- Call a friend, family member, or someone else you can trust to give you support.
- Preserve all physical evidence of the assault. Resist the urge to shower, bathe, douche, eat, drink, or brush your teeth until you have had a medical exam. Even if you are unsure about making a police report or about whether you want the assailant prosecuted you should collect the evidence now and decide later. Physical evidence may deteriorate as time passes and may be lost forever.
- Keep all the clothing you were wearing at the time of the assault. Put each item into a paper bag. Do not disturb the area where the assault occurred.
- Get medical care ASAP. Go to a hospital emergency department or a specialized forensic clinic that provides treatment for sexual assault victims. Many physical injuries may not be apparent immediately.
- Get a medical examination and discuss the risk of exposure to sexually transmitted diseases. Having a medical examination is one way to preserve physical evidence of a sexual assault.
- If you suspect you were given a date rape drug, ask the hospital or clinic to take a urine sample. Some date rape drugs are more readily detected in urine than blood.
- Write down as much as you can remember about the assault, including a description of the assailant.
- Consider calling the Houston Area Women’s Center at its 24 Hour Sexual Assault Hotline at (713) 528-7273 or the Fort Bend County Women’s Center at its crisis hotline at (281) 342-HELP to seek the services of a victim’s advocate.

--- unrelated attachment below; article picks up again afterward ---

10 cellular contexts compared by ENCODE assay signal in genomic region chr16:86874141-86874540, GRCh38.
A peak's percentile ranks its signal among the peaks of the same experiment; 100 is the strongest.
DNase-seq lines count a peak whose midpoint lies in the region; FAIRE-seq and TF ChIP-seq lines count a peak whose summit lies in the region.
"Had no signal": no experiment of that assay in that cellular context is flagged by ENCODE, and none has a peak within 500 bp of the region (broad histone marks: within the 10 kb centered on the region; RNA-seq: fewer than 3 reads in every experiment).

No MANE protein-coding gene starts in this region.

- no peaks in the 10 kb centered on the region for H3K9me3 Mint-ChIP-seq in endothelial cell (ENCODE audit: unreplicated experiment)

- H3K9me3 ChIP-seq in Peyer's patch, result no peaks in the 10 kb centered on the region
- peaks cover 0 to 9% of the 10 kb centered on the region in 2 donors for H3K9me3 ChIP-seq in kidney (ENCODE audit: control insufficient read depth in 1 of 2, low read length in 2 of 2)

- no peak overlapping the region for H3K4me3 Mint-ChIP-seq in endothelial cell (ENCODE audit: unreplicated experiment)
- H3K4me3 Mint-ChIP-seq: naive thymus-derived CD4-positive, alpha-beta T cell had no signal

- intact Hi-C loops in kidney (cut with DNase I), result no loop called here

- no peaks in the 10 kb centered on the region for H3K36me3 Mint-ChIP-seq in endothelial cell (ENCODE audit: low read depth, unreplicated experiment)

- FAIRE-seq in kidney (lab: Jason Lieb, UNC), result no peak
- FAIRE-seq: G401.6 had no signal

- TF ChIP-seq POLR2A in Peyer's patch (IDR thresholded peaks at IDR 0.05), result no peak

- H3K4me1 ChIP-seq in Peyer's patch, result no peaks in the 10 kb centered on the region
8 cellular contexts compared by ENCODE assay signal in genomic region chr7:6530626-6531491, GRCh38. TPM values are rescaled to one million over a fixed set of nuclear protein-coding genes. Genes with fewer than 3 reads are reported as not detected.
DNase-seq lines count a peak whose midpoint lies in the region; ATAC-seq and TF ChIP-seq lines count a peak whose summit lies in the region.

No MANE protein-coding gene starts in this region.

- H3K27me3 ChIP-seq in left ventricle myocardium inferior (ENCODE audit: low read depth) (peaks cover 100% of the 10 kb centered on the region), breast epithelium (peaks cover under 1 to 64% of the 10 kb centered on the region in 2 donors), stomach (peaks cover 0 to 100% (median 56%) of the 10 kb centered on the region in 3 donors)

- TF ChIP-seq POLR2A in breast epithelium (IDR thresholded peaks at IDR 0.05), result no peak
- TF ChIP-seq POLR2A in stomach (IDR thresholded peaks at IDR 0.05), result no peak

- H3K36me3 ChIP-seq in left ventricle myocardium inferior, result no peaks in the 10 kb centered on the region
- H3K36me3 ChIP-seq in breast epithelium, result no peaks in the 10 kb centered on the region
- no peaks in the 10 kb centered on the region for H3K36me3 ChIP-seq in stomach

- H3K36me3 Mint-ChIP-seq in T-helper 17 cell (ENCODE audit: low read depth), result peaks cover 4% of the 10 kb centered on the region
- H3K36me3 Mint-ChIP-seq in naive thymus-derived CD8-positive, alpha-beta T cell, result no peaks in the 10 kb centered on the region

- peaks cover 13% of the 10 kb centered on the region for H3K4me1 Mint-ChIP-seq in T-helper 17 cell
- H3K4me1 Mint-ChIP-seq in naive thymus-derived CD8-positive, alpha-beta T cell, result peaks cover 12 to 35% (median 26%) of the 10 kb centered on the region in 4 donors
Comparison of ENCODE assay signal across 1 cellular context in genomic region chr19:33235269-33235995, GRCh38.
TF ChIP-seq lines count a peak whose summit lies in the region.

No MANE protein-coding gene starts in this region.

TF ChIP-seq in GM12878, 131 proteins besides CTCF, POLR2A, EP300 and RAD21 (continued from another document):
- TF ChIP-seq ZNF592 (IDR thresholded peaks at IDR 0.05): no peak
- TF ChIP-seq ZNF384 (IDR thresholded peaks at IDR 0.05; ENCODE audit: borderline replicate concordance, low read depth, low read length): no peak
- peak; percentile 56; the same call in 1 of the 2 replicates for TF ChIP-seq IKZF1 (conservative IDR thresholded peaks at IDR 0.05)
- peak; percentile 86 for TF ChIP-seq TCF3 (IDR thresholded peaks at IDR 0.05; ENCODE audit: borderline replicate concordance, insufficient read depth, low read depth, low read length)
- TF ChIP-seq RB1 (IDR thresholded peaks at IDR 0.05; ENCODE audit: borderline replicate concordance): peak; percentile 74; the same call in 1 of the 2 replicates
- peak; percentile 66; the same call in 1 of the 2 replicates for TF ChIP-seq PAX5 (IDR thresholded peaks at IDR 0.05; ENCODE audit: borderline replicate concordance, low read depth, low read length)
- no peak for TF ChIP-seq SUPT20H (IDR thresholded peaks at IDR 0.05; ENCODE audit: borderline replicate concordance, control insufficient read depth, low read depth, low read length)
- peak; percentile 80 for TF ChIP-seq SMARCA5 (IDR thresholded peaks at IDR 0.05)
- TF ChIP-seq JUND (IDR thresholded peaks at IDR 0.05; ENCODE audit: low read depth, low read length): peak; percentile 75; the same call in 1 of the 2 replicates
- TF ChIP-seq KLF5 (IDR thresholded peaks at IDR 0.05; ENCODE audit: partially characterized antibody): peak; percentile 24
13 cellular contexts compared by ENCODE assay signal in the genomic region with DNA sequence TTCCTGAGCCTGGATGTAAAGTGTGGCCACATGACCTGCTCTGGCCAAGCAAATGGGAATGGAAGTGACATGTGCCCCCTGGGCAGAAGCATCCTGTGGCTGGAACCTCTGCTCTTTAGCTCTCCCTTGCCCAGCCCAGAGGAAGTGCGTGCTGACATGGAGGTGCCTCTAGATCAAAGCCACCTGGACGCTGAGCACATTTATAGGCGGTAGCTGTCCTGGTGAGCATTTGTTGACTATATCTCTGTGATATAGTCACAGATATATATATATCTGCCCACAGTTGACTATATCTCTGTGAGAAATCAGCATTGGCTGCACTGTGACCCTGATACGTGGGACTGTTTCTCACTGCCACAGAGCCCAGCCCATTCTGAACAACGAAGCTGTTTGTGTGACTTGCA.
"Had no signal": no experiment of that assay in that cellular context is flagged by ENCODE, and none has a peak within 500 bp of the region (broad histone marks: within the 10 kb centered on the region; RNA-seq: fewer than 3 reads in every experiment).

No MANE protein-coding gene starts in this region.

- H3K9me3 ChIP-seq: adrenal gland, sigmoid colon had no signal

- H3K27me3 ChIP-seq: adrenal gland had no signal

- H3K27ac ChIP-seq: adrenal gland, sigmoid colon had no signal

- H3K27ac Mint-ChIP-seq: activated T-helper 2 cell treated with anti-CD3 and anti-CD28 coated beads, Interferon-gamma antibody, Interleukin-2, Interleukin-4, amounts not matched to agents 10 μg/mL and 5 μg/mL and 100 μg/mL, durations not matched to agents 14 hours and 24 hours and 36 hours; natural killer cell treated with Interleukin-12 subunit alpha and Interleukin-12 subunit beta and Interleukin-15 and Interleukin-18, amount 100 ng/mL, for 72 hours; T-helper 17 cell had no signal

- Talk with a counselor who is trained to deal with rape victims. Here on campus you can contact CAPS. You can also find a counselor by contacting a local rape crisis center, a hotline, a counseling service, or RAINN, a national victim assistance organization at 1-800-656-HOPE.
- Call Equal Opportunity Services at the University of Houston at (713) 743-8835 if you need special arrangements to be made for housing or for class.
- Do not blame yourself. The rape was not your fault. You behavior did not cause it—the rapist did. Alcohol did not cause it—the rapist did.
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It is very important to have a thorough medical examination immediately after a sexual assault, even if you do not have any apparent physical injuries.
- You may have injuries of which you are not aware.
Most sexual assault victims do not have serious or life-threatening injuries. Many victims do not even have visible minor injuries. However, you should still be examined by a doctor or a nurse. You may be in shock, and you may have internal injuries of which you are not aware. You may also have minor injuries, such as scratches or bruises. A doctor or nurse can treat these injuries. The doctor or nurse can also document any injuries you have sustained so that if you decide to take any kind of legal action, such as participating in the prosecution of your assailant, you will have a record of what happened to you.
- A medical examination enables you to identify and preserve physical evidence of the assault.
During a medical examination, the doctor or nurse can look for and collect physical evidence of a sexual assault, such as semen, sperm, saliva samples and stains on your body or clothing. This evidence may be present immediately after the assault but will deteriorate as time passes.
- You can receive treatment to prevent sexually transmitted diseases.